Tuesday, September 18, 2018

Reuters — China will use trade war with U.S. to replace imports: state media

China is not afraid of “extreme measures” the United States is taking in their trade war and will use it as an opportunity to replace imports, promote localization and accelerate the development of high-tech products, state media said.
The People’s Daily newspaper, which is published by the ruling Communist Party, made the comments in a front-page article in its overseas edition on Wednesday....
China to follow Russia's lead in import substitution. This means that those markets will be lost to the global economy. China will obviously increase imports from Russia as well, which is already happening. The losers in this will be US and EU countries.

China had already announced before the tariffs and potential trade war that it was switching from an export-led economy to a domestic-driven one, so this just speeds up the process.

As Putin said of sanctions on Russia, it's a blessing in disguise, since Russia could not have mustered the will power to increasingly tap the potential of the Russian economy. The same can be said for the US trade war with China. Instead of making China weaker, which is its aim, it will make China stronger and more self-sufficient. It will also strengthen the Sino-Russian economic and strategic alliance.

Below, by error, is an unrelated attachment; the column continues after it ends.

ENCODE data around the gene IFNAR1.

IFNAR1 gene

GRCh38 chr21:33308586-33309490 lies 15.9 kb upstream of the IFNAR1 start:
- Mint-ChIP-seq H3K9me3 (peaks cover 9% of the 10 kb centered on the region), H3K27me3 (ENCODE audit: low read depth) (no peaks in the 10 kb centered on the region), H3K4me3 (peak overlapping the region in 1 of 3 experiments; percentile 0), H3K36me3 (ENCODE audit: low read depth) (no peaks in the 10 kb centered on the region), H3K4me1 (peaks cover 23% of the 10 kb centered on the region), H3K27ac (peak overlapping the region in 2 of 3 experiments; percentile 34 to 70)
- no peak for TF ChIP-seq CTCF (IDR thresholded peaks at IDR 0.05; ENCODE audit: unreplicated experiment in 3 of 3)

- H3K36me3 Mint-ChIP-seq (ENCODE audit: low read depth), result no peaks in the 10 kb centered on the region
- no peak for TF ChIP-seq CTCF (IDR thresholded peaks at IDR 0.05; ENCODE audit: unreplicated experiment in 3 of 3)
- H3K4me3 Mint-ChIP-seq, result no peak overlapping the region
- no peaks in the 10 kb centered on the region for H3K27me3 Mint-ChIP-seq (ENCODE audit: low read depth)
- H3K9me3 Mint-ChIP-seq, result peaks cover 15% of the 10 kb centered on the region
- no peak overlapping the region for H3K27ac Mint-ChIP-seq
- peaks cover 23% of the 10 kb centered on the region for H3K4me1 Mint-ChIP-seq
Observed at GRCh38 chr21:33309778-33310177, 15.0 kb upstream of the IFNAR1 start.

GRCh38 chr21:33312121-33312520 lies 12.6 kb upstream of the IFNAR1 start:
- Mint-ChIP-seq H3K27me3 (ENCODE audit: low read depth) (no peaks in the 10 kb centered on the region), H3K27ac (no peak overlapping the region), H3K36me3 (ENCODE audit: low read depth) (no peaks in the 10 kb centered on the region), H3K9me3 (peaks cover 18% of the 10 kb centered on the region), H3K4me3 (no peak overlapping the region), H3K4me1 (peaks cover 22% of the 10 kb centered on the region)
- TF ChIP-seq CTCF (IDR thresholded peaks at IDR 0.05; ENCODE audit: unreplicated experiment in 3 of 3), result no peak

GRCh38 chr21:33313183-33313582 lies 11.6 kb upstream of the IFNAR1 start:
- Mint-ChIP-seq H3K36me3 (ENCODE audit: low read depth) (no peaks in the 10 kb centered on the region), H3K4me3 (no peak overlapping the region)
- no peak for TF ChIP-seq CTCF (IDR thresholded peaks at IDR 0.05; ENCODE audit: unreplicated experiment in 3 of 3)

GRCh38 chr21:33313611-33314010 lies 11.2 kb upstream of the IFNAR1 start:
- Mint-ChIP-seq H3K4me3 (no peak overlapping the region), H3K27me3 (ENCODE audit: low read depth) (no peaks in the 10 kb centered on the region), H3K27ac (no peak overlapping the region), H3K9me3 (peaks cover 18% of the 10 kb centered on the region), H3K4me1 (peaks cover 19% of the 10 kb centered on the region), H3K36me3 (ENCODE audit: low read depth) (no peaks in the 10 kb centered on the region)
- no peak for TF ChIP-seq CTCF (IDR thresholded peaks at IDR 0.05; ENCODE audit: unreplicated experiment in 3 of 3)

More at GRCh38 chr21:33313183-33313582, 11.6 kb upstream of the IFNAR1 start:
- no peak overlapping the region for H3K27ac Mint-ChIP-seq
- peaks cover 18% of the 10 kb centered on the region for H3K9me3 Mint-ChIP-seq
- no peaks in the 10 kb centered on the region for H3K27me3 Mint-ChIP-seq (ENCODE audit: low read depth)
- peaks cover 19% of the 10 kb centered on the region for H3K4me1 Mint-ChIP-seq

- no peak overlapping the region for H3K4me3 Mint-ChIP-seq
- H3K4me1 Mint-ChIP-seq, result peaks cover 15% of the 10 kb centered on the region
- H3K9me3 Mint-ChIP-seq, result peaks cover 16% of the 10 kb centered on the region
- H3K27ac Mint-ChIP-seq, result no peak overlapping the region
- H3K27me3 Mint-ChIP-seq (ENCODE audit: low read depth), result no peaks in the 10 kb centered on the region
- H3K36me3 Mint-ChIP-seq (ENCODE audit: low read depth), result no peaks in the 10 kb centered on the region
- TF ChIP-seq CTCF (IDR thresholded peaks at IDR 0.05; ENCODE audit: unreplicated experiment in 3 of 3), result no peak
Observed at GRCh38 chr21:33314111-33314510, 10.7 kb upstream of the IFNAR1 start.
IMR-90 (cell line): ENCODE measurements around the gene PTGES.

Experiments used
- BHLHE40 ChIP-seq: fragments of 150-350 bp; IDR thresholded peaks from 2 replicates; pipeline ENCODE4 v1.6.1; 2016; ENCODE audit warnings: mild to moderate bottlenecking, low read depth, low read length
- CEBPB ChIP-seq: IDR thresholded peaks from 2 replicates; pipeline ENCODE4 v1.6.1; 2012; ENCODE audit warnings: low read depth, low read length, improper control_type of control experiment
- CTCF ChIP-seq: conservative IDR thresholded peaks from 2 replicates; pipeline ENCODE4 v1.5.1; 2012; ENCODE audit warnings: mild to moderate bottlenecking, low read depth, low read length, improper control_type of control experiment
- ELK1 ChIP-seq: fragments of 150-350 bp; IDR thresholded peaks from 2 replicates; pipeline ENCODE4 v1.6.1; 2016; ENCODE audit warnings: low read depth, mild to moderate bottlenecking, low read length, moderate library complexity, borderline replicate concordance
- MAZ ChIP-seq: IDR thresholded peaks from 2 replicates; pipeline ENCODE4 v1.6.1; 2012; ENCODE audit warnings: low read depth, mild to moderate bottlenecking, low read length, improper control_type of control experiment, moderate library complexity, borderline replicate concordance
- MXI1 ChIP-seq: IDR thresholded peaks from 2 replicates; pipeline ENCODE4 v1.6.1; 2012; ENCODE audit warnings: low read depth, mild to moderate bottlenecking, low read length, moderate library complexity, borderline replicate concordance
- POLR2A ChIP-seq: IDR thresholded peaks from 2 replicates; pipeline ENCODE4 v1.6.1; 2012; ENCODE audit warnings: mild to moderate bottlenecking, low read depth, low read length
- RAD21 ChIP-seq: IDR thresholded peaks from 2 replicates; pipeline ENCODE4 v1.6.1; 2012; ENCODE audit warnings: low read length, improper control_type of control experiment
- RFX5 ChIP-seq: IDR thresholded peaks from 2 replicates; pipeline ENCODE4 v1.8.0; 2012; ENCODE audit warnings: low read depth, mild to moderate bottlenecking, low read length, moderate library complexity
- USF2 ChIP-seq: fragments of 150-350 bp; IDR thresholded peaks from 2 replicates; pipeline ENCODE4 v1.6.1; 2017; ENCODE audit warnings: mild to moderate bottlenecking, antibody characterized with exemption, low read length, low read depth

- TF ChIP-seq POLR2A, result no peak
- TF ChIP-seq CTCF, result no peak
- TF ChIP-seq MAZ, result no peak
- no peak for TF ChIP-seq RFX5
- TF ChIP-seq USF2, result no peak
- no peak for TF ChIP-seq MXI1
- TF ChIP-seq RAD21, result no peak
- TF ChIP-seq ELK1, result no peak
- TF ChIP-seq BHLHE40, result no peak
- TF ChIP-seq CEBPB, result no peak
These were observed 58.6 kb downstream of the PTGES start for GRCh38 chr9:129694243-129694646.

China will use trade war with U.S. to replace imports: state media
Reporting by Brenda Goh; Editing by Paul Tait

1 comment:

David Nystrom said...

The aim of the trade war is not to weaken China. At least, that is not Trump's aim. He has been an economic nationalist going back to the 1980s and aims to reshore manufacturing. It may be the aim of Dweeb State ghouls like Lindssthay Grahamnesty who have joined Trump on this issue with the aim of stopping Made in China 2025.

I agree the trade war is not likely to stop China's rise, though China has some issues currently. Chinese credit creation has been very high in the past decade, productivity growth is weak, 30% of corporate equity is owned by the state (and more than half of bank loans go to SOEs), real estate markets are red hot, the stock market is crumbling, and the Belt and Road Initiative looks to be a fiasco.